British pharmaceutical giant GlaxoSmithKline has signaled its intention of coming out with a malaria vaccine after confirming that it has applied for an EU approval for its RTS,S vaccine.
Despite seeking approval in Europe, the company revealed that the vaccine will be used for treating malaria in children living in sub-Saharan Africa, though the mass vaccination program will begin in 2015 at the earliest.
GSK revealed that trials of the vaccine have found it to halve the number of malaria cases among children between 5 and 17 months while it reduced the number of cases by a quarter in younger babies. Should GSK get the approval, it would be the world's first vaccine against malaria.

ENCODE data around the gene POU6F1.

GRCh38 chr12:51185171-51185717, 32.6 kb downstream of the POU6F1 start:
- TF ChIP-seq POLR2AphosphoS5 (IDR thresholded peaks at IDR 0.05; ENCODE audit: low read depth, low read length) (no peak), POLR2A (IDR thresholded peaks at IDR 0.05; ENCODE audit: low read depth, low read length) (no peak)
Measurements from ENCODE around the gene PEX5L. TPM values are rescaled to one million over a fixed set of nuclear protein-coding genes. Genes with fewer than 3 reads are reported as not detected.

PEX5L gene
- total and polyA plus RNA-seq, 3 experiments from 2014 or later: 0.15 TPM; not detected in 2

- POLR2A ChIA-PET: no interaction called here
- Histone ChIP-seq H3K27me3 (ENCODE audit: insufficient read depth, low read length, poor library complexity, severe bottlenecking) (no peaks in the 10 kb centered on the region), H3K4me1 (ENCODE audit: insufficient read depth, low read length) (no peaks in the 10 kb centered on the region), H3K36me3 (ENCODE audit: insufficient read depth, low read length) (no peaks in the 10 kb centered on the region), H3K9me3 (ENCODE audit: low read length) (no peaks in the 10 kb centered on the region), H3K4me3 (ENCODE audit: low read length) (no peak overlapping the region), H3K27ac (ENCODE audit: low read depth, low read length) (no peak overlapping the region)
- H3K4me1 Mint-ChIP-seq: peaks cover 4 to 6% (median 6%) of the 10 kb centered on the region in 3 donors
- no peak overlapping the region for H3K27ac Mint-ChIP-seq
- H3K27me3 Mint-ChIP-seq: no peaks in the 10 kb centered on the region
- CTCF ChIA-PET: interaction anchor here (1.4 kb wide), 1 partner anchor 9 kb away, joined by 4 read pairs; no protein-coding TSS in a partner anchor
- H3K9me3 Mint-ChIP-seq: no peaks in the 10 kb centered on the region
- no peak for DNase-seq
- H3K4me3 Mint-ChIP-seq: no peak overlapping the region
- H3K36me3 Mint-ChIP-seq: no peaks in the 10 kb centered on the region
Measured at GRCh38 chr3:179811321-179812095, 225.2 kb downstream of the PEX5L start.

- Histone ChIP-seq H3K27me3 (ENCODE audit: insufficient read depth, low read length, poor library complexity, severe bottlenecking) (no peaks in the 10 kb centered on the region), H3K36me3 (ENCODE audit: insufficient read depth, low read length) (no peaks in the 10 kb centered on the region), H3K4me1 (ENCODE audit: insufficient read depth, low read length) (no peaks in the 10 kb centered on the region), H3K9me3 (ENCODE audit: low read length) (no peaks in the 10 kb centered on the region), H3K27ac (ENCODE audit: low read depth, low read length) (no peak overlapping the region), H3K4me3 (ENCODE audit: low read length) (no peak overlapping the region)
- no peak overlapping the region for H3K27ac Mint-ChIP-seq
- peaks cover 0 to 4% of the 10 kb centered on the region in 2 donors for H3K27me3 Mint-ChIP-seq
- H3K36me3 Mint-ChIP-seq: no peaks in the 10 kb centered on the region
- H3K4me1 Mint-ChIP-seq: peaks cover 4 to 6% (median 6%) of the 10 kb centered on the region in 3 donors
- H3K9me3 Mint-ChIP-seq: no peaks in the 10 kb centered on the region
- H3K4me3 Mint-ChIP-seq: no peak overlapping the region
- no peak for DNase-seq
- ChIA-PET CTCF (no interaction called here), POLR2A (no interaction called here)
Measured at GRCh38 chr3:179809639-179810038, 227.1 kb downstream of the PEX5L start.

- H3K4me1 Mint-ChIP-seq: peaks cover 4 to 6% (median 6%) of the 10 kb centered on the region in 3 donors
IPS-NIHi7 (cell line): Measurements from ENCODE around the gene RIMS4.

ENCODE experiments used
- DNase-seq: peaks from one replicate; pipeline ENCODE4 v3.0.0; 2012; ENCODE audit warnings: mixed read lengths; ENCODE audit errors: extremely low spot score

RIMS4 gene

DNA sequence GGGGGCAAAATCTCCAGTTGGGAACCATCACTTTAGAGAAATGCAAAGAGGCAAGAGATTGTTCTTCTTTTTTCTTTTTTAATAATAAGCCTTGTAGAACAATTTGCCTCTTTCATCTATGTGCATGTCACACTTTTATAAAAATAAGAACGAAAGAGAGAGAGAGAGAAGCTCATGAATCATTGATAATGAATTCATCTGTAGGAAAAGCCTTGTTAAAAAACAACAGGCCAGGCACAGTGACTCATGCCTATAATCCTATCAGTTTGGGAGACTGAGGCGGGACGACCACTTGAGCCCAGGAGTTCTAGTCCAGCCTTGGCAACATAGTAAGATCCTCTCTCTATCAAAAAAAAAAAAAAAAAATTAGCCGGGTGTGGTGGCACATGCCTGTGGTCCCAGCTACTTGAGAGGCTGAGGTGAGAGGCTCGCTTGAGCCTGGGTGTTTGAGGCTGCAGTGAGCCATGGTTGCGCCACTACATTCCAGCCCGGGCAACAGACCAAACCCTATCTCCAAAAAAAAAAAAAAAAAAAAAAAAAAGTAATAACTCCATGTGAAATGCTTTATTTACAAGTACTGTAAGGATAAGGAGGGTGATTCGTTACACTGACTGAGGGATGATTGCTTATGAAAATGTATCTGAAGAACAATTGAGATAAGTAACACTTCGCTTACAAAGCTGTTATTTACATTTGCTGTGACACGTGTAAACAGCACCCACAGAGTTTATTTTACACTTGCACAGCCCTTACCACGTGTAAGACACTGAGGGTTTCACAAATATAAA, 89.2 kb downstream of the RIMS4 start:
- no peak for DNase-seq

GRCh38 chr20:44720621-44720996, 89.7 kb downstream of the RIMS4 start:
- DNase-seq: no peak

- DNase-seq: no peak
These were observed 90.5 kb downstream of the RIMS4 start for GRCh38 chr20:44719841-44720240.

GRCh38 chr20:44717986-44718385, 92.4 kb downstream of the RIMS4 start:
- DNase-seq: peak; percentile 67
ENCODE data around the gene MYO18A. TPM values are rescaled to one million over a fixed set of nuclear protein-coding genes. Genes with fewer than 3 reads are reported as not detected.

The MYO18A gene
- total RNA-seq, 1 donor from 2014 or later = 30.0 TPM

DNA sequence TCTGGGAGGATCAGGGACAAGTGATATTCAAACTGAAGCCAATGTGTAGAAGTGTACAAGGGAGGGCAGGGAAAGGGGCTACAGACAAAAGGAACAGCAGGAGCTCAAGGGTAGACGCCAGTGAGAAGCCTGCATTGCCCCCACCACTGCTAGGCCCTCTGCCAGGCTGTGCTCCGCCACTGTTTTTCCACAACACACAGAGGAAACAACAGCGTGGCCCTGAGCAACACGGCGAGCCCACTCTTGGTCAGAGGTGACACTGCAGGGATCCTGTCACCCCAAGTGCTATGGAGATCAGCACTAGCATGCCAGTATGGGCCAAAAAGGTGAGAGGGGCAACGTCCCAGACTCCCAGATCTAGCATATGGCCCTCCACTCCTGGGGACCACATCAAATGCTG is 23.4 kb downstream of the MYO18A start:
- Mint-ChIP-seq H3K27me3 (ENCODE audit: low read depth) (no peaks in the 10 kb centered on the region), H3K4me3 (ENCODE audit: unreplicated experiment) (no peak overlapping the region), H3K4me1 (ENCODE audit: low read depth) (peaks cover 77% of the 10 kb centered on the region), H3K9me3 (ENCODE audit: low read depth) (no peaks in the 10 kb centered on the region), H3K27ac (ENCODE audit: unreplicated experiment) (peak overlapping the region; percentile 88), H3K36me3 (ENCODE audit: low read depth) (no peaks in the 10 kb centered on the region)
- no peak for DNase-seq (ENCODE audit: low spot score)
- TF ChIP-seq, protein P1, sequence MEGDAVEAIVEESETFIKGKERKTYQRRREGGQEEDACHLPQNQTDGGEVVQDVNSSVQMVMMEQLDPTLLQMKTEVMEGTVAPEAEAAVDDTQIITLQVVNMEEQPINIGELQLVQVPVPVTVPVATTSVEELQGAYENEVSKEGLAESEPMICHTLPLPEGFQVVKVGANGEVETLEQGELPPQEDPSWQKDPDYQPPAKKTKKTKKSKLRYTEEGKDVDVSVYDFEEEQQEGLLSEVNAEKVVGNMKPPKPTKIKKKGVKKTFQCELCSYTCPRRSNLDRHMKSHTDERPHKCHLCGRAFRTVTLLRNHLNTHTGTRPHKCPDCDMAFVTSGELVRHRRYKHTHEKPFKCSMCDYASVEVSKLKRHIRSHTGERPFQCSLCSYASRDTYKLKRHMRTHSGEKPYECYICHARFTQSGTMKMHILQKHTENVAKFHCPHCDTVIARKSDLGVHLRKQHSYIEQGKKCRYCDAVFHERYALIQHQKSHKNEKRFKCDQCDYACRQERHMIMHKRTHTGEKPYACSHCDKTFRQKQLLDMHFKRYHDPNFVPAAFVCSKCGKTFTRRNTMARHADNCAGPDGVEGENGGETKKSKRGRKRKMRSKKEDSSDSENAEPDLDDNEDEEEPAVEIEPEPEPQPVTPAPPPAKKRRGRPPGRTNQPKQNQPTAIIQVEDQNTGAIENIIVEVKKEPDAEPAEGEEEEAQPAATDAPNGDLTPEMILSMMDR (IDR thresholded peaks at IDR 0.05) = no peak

Stating that the vaccine could be crucial in reducing the number of deaths among children even if its effect wanes after some time, London School of Hygiene and Tropical Medicine's Colin Sutherland said, "If you can protect kids in Africa—or partially protect them—for that period in life when they're at most risk of severe illness or death, then even if that protection wanes you've got them through the worst".